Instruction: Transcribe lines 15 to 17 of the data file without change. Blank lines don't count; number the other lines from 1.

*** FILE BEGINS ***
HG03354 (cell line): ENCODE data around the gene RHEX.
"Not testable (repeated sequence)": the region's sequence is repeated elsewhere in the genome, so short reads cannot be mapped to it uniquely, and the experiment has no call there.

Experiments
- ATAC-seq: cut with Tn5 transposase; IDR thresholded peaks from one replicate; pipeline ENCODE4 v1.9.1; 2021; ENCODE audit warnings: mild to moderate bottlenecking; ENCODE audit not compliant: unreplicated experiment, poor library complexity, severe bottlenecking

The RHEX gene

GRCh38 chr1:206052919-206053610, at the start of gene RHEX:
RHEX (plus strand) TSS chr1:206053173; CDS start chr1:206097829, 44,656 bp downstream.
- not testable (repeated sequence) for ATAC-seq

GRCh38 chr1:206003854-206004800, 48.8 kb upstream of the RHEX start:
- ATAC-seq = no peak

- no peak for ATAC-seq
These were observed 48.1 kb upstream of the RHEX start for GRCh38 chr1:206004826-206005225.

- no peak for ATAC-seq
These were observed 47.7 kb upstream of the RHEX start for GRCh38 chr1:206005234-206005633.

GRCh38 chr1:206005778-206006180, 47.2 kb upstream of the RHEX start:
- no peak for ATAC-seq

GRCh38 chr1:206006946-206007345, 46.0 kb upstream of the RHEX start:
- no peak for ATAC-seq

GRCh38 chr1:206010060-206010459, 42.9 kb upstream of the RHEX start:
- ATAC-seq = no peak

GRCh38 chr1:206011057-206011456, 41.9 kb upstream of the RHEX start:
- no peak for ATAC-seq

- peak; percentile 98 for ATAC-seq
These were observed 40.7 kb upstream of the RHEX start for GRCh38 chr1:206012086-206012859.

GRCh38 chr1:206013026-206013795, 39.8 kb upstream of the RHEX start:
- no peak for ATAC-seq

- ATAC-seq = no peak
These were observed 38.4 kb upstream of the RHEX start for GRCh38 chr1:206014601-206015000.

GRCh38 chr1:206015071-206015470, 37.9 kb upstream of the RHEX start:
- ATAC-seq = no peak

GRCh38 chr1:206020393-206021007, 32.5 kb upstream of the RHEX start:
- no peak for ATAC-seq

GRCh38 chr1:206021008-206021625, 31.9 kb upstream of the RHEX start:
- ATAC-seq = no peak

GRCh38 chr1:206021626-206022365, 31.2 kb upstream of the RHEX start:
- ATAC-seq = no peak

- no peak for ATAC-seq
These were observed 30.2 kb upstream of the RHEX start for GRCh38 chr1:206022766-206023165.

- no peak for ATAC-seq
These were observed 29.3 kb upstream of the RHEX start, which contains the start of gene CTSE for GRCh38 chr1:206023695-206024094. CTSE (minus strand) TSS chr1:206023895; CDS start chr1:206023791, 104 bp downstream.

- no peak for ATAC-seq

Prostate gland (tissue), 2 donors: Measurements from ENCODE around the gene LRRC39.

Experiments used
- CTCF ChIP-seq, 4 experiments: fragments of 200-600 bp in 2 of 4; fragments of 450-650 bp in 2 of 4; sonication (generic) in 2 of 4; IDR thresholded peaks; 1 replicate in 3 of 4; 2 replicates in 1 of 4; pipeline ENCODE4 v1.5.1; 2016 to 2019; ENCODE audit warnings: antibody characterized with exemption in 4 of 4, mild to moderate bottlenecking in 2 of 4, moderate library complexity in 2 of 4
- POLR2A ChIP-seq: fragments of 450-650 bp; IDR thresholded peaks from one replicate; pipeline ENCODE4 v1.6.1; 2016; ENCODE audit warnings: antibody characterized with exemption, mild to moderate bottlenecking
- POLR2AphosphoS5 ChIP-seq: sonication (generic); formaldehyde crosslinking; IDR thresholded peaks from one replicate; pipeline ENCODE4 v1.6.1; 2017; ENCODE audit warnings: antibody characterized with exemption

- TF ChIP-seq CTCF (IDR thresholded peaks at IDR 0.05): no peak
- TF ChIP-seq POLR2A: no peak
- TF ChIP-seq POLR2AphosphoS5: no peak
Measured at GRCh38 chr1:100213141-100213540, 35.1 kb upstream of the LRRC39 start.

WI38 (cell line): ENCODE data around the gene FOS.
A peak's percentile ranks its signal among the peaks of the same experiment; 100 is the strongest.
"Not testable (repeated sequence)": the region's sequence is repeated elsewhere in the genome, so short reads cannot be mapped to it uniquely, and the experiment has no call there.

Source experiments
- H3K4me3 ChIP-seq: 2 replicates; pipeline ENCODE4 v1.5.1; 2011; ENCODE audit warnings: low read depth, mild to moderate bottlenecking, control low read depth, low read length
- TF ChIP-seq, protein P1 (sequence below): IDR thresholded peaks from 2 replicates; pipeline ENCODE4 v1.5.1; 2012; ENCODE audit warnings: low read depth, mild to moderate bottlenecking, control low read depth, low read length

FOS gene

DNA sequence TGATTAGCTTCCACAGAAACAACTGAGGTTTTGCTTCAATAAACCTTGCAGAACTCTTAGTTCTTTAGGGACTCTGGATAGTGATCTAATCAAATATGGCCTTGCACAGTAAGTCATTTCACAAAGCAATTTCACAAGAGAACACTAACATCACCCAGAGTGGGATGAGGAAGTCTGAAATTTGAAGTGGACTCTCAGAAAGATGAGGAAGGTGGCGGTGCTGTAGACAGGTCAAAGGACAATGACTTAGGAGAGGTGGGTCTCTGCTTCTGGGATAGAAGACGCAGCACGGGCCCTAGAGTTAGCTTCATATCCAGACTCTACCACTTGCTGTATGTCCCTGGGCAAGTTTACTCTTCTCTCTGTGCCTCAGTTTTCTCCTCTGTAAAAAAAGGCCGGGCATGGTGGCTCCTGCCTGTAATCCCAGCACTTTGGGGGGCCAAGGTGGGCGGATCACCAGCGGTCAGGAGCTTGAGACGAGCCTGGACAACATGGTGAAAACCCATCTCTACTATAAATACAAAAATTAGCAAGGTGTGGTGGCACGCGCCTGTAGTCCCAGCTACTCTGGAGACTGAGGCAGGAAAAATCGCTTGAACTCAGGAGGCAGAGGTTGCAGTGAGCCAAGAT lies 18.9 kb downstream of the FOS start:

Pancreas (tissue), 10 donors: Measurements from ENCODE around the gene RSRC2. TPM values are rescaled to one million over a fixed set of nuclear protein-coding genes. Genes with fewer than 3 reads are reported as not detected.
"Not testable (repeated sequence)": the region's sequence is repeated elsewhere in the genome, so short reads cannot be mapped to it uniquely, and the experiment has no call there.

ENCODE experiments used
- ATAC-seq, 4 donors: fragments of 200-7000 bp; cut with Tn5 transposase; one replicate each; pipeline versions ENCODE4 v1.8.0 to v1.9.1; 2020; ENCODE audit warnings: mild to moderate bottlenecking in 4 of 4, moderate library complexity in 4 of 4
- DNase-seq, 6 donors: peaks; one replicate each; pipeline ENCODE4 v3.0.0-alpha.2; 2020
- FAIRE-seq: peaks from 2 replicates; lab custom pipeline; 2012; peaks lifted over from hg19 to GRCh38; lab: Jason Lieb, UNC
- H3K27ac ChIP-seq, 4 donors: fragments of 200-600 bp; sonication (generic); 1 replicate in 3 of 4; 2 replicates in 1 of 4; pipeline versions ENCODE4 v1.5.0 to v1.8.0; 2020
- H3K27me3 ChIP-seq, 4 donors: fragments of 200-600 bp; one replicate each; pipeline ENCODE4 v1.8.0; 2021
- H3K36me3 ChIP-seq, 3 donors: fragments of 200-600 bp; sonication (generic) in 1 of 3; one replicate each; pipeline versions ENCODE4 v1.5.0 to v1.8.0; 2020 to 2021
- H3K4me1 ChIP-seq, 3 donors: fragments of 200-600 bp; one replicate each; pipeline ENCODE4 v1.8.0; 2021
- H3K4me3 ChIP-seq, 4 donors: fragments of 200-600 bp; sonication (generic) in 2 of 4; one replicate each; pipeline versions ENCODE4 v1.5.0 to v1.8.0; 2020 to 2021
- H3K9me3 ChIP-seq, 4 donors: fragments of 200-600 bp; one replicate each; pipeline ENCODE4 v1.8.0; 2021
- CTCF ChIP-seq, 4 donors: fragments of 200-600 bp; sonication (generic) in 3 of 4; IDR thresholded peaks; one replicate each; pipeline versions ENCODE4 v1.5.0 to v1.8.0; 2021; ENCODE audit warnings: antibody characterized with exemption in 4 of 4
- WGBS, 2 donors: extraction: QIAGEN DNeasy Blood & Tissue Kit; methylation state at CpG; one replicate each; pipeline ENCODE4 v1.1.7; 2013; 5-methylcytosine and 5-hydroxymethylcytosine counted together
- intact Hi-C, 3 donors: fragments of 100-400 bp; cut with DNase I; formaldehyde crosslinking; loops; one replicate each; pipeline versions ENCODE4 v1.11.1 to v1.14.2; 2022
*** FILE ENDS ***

GRCh38 chr1:206005778-206006180, 47.2 kb upstream of the RHEX start:
- no peak for ATAC-seq

GRCh38 chr1:206006946-206007345, 46.0 kb upstream of the RHEX start: